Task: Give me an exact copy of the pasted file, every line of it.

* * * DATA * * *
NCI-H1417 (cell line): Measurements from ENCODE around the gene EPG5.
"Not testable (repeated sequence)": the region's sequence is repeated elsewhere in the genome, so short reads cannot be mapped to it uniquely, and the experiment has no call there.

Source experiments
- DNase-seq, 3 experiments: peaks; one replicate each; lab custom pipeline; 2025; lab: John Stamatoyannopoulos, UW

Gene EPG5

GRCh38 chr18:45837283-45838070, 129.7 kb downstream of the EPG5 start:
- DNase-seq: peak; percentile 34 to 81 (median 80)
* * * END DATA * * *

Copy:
NCI-H1417 (cell line): Measurements from ENCODE around the gene EPG5.
"Not testable (repeated sequence)": the region's sequence is repeated elsewhere in the genome, so short reads cannot be mapped to it uniquely, and the experiment has no call there.

Source experiments
- DNase-seq, 3 experiments: peaks; one replicate each; lab custom pipeline; 2025; lab: John Stamatoyannopoulos, UW

Gene EPG5

GRCh38 chr18:45837283-45838070, 129.7 kb downstream of the EPG5 start:
- DNase-seq: peak; percentile 34 to 81 (median 80)